Daytime napping makes you smarter

A gentle snooze whenever you fancy it one of the unsung delights of beach days – and studies suggest that it can be as beneficial as a full night’s sleep when it comes to cognitive functioning. According to science, a quick cat nap can dramatically improve learning, memory and focus, alongside boosted creativity and enhanced mood. For optimal effect, aim for a 15-20 minute nap just after lunch.

Read more: Want a happy career? Replace what with why

And so does eating ice-cream

Quaffing ice-cream might not be good for your waistline, but it’s great for sharpening your mental acuity. Research by Yoshihiko Koga, a professor at Tokyo’s Kyorin University, found that eating ice-cream at breakfast improves our information-processing abilities and reaction times. Why? It’s thought the perception of ice-cream as a treat may trigger higher energy levels. So, the next time you’re tempted by that raspberry ripple cone at 8am – go for it, you’ll only get smarter.

Blue space sparks feelings of calm and happiness

The colour blue has long been associated with a calming, restorative effect. Studies show just looking at it is enough to lower the heart rate, while people who live close to “blue spaces” such as the sea report reduced stress and increased levels of physical fitness. “Going on a beach walk has restorative powers that exercising inside of a gym just does not have,” California-based therapist Christine Scott-Hudson tells Psychology Today. “Looking out onto the blue water is both relaxing and healing.”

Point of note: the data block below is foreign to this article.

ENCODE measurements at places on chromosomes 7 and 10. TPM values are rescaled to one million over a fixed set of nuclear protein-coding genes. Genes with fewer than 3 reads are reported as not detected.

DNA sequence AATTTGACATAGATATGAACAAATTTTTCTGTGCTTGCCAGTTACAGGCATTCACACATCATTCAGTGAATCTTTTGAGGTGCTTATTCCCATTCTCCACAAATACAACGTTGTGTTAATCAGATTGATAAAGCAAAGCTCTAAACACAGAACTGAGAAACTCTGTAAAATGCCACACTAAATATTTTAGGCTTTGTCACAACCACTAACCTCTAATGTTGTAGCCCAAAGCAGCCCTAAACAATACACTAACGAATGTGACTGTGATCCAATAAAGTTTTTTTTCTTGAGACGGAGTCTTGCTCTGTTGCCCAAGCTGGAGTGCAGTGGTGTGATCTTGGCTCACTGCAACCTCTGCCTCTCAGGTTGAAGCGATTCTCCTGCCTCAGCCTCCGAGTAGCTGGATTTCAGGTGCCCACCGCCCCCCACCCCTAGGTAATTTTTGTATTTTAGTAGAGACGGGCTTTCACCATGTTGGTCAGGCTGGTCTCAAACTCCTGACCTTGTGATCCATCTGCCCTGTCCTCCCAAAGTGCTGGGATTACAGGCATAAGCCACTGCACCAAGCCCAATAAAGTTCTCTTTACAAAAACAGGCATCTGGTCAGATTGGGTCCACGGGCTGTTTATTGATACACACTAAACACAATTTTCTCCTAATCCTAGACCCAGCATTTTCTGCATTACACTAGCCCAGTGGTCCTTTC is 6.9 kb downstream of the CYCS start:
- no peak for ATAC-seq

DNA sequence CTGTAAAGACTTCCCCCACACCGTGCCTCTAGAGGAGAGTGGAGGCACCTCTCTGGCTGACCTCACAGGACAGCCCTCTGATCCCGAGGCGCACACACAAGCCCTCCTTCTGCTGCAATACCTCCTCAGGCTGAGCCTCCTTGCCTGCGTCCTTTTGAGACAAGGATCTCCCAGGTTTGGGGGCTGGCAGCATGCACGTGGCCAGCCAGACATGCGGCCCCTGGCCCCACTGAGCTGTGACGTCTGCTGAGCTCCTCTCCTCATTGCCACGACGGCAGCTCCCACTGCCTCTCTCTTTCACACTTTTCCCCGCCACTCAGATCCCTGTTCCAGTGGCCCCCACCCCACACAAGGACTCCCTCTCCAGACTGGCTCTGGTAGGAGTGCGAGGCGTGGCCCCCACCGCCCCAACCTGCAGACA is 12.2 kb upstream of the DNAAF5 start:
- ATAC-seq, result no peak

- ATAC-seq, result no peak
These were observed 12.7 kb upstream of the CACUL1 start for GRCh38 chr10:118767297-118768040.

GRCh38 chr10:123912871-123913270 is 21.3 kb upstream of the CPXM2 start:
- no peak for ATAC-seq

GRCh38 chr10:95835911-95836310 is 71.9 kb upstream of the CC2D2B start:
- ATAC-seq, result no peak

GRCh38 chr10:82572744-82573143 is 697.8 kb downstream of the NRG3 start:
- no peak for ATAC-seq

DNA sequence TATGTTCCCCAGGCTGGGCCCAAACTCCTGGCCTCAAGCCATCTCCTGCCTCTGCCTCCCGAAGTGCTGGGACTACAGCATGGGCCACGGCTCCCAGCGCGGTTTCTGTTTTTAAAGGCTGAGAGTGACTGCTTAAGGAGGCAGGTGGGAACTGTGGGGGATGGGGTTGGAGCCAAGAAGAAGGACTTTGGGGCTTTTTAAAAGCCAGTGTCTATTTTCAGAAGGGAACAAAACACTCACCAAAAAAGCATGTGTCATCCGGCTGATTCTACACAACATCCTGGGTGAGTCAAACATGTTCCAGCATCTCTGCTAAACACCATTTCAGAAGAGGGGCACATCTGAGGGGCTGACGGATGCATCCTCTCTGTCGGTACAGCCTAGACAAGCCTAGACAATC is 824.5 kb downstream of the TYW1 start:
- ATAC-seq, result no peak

Read more: How solo travel gets rid of a major stress trigger

The sand makes a brilliant workout

A 2013 study found that running on sand makes your body perform 10% harder compared to grass; but you don’t have to sprint to feel the benefits. Soft, loose sand provides natural resistance to any movement you do, meaning your body will work harder just by playing a game of volleyball, or lugging your ice cooler from the car to your beach spot of choice. Sand also has less impact on your joints; meaning any activity you do will be low impact, while also being more intense over a shorter period of time. As you work to balance yourself on the dunes, your core will kick in, too.

A G&T can help you live longer

Any good beach day ends with a sundowner G&T (or hey, one at 12pm – you’re on holiday, after all). And, happily for us, gin is made from juniper berries, which are packed with essential oils and flavonoids. In turn, these perform as powerful antioxidants that fight compounds related to diabetes, heart disease and more. Combine this with the plant chemical’s anti-inflammatory and immune system benefits, and it’s little surprise flavonoids are linked with a 25% hike in longevity. A caveat, though: too much alcohol is clearly linked to a much shorter life – so key lies in finding a good balance.

Want to get your hit of seaside therapy? Check out our pick of the world’s finest year-round sunshine destinations and best beaches for solo travellers.

Images: Shutterstock, Tim Stief on Unsplash